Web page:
Hartsfield-Jackson on Tuesday, June 23, 2020.
Photo: Miguel Martinez for The Atlanta Journal-Constitution
Photo: Miguel Martinez for The Atlanta Journal-Constitution

Hartsfield-Jackson plans to extend rent relief for concessionaires

Hartsfield-Jackson International wants to extend for a year the rent relief offered to airport restaurant and shop operators, as drastically reduced travel is expected to continue during the coronavirus pandemic.

The airport is seeking Atlanta City Council approval to continue to waive the minimum rent requirements, and instead collect just a percentage of the businesses’ revenue, until June 30, 2021. It also plans to waive fees charged to concessionaires for parking, marketing and storage.

Passenger counts are down 80% compared with a year ago, according to airport general manager John Selden. “We have a very slow recovery going on.”

Months ago, concessionaires laid off hundreds of workers as their establishments shut down and travel plummeted. Multiple concourses closed at what was once the world’s busiest airport.

The Atlanta City Council in late March approved a measure to suspend minimum rent requirements for airport shops and restaurants through June 30, 2020, allowing those businesses to instead pay a percentage of revenue.

“We didn’t, at that time, know how long the pandemic was going to last,” said Andre Dickens, chair of the Atlanta city council transportation committee, which voted in favor of the rent relief Wednesday. “The challenges still persist so this is a way to now do it for another year.”

The rent reduction is expected to contribute to a more than 57% drop in the airport’s revenue from concessionaires, to a forecast $50.9 million in the next fiscal year starting July 2020, down from more than $120 million normally.

After the one-year of rent relief, the airport also plans to adjust future minimum rent requirements by basing it on percentage rent paid in the previous 12 months.

“This is a balancing act,” said council member J.P. Matzigkeit. “We need to consider certainly the concessionaires, but also the airport in this equation as well.”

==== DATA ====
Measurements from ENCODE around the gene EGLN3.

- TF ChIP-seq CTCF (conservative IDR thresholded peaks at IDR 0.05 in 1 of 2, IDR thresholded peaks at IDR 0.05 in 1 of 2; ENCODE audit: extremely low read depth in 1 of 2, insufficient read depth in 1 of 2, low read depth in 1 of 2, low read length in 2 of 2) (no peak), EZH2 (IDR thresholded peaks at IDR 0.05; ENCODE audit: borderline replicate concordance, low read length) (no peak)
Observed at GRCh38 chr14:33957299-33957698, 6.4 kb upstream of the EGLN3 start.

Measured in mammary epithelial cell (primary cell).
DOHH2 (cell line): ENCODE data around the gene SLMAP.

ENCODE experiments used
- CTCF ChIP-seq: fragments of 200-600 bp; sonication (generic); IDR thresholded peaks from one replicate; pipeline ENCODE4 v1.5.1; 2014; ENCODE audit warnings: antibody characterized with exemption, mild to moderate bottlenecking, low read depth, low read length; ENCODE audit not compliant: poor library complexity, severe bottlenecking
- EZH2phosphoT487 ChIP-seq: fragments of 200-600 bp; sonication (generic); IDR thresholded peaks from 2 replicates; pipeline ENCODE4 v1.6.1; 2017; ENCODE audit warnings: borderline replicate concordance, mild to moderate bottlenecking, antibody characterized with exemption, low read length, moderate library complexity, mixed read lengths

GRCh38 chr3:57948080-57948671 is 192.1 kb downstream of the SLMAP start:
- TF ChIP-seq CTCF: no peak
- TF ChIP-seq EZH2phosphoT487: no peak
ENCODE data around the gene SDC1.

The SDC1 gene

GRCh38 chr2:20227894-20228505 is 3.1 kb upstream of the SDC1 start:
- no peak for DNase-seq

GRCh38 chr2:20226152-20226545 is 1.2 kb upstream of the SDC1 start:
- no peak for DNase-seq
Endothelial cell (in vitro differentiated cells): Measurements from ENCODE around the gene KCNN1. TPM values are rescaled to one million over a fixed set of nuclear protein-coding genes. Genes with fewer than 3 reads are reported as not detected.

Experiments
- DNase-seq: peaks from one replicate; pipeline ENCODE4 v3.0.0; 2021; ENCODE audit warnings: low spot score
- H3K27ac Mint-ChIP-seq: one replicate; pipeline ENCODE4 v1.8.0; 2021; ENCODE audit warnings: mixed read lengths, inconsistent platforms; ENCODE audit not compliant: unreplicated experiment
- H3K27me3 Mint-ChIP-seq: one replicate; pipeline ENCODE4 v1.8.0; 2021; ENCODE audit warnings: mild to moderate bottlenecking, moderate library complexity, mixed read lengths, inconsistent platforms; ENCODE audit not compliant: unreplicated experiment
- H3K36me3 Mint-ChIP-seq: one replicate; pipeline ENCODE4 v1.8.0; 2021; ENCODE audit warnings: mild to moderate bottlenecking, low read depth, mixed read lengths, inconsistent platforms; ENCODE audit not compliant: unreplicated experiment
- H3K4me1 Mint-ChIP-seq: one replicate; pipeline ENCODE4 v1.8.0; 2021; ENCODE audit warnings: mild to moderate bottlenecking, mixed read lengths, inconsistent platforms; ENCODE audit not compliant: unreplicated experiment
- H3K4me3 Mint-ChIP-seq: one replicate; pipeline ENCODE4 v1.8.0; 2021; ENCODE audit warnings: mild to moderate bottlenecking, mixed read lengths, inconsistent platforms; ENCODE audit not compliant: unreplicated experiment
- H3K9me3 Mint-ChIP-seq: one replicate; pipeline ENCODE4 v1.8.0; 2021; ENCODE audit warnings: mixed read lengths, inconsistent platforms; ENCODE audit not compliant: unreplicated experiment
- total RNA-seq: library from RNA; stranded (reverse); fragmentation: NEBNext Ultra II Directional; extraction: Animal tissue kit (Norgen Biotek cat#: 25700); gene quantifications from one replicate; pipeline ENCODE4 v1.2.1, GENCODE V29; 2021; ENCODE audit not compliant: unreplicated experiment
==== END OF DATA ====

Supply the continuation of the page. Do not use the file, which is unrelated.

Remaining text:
Hartsfield-Jackson qualified for $338.5 million in federal stimulus funding from the CARES Act — the most of any airport in the country — which will help the airport to shore up its financial position, according to airport chief financial officer Greg Richardson.

He said suspending the minimum rent “hopefully ensures that the concessionaires will come back [and reopen] sooner rather than later.”

City council member Marci Collier Overstreet pointed to forecasts that a full airline recovery could take three years.

“No one sees this bounce back happening quickly,” Overstreet said. Because of the airport’s role in the regional economy, “the state of Georgia really depends on us getting this right.”

The city’s law department is also working on a separate measure to extend airport rent relief for rental car agencies, some of which have filed for Chapter 11 bankruptcy.

Hartsfield-Jackson is also looking at extending airport concessions contracts for another three years.

Selden said the existing contracts should be extended because of “an inability to get new concessionaires out on the terminal,” since financial conditions keep them from being able to get financing for new locations.

“We need to ensure that we keep the concessionaires that we have during this time,” Selden said. The plan would be to put new concessions locations up for bid in two years, which may allow enough time to go through the contracting process and strike deals for new restaurants and shops before the three-year extension ends.

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